Immediate comprehension processes involved in the interpretation of idiomatic expressions were investigate. Idioms like “bury the hatchet” were used in sentential contexts that (1) biased the listener toward a literal interpretation, (2) biased the listener toward a figurative interpretation, or (3) left the interpretation ambiguous between the literal and figurative readings. In control sentences, the final words of the idioms were used in nonidiomatic expressions. Listeners monitored the sentences for specified targets. In all cases, the target words were the final words of the idiomatic phrases. The listeners were instructed to detect words that were identical to cue words, that rhymed with the cue words, or that were members of semantic categories specified by cue words. Thus, “hatchet” was cued with either “hatchet”, “ratchet”, or “a tool”. Reaction-time latencies from the onset of the targets to the listeners' responses were obtained. Identity, Rhyme, and Category matches were detected more rapidly in all three idiomatic contexts than in the nonidiomatic controls. These results suggest that idioms are automatically processed as discrete lexical entries, and that previously observed reaction time advantages for figurative expressions may reflect integrative processes rather than retrieval of meaning.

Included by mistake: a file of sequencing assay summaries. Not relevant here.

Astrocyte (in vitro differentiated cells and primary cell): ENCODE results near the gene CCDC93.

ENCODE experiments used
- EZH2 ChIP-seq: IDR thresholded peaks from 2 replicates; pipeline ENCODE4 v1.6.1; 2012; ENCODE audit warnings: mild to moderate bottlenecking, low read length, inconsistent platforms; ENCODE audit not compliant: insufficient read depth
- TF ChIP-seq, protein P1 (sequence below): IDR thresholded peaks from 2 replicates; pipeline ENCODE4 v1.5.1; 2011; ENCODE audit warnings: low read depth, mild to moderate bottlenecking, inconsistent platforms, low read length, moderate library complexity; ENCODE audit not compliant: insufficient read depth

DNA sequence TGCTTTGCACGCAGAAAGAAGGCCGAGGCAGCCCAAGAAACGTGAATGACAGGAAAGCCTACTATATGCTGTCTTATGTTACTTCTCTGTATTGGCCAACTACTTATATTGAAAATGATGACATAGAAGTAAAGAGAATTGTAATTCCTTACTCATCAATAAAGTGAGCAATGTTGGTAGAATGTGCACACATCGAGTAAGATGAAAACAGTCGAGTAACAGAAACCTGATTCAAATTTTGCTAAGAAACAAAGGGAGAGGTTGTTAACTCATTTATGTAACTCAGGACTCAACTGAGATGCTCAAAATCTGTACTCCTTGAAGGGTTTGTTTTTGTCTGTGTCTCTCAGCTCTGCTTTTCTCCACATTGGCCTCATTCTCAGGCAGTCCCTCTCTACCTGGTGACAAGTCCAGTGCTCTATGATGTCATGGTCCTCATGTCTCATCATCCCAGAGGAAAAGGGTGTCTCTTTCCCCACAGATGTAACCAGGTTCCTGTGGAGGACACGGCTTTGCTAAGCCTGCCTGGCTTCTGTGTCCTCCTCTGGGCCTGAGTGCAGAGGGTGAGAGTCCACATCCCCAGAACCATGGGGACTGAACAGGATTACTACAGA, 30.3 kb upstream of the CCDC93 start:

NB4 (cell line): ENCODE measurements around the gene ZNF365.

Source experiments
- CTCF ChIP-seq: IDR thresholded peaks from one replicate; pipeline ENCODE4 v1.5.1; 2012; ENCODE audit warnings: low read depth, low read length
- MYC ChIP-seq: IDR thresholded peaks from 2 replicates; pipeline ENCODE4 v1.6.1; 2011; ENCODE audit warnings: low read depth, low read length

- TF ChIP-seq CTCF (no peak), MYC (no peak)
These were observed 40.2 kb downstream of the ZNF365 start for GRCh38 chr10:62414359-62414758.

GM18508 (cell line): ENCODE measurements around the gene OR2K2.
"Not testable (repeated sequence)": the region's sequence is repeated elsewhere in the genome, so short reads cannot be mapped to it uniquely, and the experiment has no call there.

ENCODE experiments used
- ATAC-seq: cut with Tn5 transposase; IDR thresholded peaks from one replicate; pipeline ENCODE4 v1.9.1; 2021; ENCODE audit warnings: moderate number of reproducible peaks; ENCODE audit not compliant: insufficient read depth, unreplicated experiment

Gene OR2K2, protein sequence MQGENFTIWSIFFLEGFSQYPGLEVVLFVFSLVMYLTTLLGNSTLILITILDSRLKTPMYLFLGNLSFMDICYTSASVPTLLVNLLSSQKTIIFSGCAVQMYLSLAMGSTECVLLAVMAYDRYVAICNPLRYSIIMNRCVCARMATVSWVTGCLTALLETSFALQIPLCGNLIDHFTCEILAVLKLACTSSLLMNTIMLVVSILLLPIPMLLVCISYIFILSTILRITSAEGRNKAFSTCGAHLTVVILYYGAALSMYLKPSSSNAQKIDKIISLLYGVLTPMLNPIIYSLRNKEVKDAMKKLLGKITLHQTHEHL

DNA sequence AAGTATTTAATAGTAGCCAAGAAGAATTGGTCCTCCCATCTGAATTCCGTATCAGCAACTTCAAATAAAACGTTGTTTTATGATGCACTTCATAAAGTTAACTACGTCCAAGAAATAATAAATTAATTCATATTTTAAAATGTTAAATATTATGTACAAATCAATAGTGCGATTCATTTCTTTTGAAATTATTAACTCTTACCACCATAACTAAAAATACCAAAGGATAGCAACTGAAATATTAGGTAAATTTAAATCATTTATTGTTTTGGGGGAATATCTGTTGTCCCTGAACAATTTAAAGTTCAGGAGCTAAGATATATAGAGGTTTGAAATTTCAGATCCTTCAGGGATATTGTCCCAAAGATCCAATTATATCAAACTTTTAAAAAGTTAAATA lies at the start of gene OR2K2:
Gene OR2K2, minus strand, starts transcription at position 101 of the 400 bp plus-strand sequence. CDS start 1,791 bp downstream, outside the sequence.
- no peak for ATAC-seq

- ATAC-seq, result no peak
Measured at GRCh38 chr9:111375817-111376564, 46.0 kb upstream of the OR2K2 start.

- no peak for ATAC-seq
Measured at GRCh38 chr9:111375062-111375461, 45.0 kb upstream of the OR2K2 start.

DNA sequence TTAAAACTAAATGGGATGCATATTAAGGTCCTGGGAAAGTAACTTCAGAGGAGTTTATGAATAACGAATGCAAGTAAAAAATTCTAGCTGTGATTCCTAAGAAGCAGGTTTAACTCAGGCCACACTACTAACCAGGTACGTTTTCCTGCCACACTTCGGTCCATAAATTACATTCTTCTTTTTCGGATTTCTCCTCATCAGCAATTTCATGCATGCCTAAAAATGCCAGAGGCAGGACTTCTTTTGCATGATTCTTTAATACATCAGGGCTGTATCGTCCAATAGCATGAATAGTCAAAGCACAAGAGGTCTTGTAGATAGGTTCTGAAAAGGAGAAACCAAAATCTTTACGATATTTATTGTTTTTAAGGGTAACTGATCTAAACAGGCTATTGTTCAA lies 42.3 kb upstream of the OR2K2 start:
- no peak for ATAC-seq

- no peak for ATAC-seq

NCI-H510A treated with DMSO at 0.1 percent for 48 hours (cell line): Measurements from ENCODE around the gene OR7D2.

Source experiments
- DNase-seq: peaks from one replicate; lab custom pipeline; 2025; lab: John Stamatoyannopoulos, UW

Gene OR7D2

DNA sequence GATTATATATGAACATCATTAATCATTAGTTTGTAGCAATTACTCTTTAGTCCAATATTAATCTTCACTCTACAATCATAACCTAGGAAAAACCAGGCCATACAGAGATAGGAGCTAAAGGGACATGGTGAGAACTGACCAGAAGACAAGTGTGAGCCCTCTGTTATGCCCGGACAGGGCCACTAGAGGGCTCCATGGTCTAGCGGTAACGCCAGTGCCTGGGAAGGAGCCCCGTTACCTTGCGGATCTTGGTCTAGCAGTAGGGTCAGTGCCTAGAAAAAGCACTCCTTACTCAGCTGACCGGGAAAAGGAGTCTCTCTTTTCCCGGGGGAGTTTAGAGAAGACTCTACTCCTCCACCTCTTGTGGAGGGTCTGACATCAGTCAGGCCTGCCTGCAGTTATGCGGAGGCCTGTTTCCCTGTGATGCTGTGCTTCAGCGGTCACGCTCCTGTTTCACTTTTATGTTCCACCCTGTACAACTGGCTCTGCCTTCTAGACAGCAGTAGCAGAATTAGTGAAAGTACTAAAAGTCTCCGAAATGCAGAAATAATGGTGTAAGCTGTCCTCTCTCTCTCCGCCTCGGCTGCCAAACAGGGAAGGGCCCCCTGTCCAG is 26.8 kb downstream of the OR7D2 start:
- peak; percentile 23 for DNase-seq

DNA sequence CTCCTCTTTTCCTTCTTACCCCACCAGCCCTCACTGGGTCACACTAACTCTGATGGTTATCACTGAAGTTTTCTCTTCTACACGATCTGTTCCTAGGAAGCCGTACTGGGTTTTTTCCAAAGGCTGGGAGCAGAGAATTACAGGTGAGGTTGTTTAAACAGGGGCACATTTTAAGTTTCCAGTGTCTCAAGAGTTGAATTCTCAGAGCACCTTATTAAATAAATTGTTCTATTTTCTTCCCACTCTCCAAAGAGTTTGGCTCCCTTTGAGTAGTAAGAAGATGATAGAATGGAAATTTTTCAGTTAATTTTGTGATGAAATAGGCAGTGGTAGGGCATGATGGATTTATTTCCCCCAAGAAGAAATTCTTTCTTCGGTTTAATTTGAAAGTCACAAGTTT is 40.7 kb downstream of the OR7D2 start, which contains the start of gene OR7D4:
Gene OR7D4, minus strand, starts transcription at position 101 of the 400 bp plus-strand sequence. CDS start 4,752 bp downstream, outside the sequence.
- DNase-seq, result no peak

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Estill, R.B., Kemper, S. Interpreting idioms. J Psycholinguist Res 11, 559–568 (1982). https://doi.org/10.1007/BF01067612
- Target Word
- Semantic Category
- Lexical Entry
- Sentential Context
- Final Word